An oil-rich country with a tumultuous modern history, Kuwait experienced a speedy economic turnaround after its participation in the Second Gulf War. Currently one of the wealthiest nations in the Middle East, Kuwait is home to a great deal of foreigners looking to snag a piece of the action. This small country, made of desert and beach landscapes, is an ideal destination for those interested in Arab culture and do not mind year-long sunshine!Photo credit: Aziz J.Hayat
In recent years, Kuwait’s Ministry of Education set goals to create a more inclusive education system. It strives to provide educational resources to all social classes, students with special needs, and particularly women. The government hopes to see a greater role of women in the professional workforce in the future. In 2008, Kuwait achieved the highest literacy rate in Arab region: 94%.
A former British colony, Kuwait established several international schools, such as Kuwait International English School, adopted a British curriculum; American schools are also quite prevalent today. Teaching jobs are not limited to English language classes, within these schools, as they need instructors of all subjects.
Some local schools, like Kuwait Bilingual School, teach a bilingual curriculum, in order for students to gain fluency in both Arabic and English. Bilingual schools hire native English speakers, although some knowledge of conversational Arabic would be extremely helpful for instruction as an ESL instructor.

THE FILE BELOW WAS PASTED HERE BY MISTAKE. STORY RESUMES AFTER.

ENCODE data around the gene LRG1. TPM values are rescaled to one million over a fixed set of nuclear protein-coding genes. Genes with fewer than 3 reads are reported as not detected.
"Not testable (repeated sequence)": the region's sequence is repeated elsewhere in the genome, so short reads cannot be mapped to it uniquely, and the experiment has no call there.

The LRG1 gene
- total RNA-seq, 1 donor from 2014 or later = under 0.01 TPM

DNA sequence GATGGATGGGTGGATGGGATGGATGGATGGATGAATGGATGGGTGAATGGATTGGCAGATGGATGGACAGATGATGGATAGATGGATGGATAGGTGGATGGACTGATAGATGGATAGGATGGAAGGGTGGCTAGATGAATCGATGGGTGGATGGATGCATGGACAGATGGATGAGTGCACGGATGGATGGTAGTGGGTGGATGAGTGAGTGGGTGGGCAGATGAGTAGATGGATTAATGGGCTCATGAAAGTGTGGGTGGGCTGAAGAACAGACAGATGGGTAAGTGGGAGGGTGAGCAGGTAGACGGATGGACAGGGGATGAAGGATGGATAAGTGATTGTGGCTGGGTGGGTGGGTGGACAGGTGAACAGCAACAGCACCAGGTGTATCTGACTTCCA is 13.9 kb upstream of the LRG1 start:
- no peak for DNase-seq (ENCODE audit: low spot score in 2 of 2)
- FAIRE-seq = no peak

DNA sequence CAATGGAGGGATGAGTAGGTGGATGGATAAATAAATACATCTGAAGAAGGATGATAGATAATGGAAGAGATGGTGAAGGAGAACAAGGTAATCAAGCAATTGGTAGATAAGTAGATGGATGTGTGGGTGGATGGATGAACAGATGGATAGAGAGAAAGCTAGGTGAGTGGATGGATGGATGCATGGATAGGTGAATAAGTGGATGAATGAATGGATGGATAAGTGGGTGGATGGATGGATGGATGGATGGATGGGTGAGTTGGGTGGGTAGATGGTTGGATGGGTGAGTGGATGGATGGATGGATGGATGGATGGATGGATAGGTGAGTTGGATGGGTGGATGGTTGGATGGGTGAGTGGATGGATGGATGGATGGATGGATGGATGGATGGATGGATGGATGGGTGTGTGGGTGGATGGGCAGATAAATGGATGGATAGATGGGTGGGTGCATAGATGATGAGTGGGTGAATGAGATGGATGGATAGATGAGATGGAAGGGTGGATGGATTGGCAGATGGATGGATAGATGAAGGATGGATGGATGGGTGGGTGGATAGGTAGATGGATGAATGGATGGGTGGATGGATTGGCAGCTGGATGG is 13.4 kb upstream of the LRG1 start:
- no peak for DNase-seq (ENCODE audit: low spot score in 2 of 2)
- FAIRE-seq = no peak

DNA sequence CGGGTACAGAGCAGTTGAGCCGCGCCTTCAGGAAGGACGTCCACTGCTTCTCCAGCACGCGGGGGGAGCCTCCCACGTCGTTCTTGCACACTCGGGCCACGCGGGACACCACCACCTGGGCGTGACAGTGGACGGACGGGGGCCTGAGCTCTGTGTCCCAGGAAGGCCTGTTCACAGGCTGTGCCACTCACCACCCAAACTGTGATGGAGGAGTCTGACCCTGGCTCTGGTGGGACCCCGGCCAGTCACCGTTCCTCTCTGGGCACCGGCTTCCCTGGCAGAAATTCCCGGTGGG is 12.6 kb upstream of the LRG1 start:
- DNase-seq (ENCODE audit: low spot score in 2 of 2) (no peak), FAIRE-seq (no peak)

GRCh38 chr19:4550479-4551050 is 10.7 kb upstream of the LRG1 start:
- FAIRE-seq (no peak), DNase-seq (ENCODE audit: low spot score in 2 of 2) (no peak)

When and Where to Look for Jobs:
Schools typically recruit semi-annually. Kuwait City is the capital and home to many of the hiring schools.
English teachers are required to have about 1-2 years of experience, as well as a teaching certification (TEFL/TESOL). Most employers require a BA/BS. Native English speakers are preferred.
Salary & Cost of Living:
A typical yearly salary ranges from $35,000-$50,000 USD/year (tax-free). Flights, accommodation or accommodation allowance, and health insurance are all included in contracts. It is possible to save some of your salary since rent is often compensated.
Classroom & Work Culture:
Kuwaiti culture is very family-oriented and it is not uncommon to witness families sharing stories as entertainment. Even though there are numerous foreign workers and expats living in Kuwait, you will not find Western amenities, particularly bars and nightclubs. Don’t expect to have many options in terms of nighttime activities in Kuwait!
Women should have their shoulders and knees covered while teaching or in public. The Islamic dress code is not mandatory here, like it is in Saudi Arabia. However, it is suggested to dress conservatively while out and about.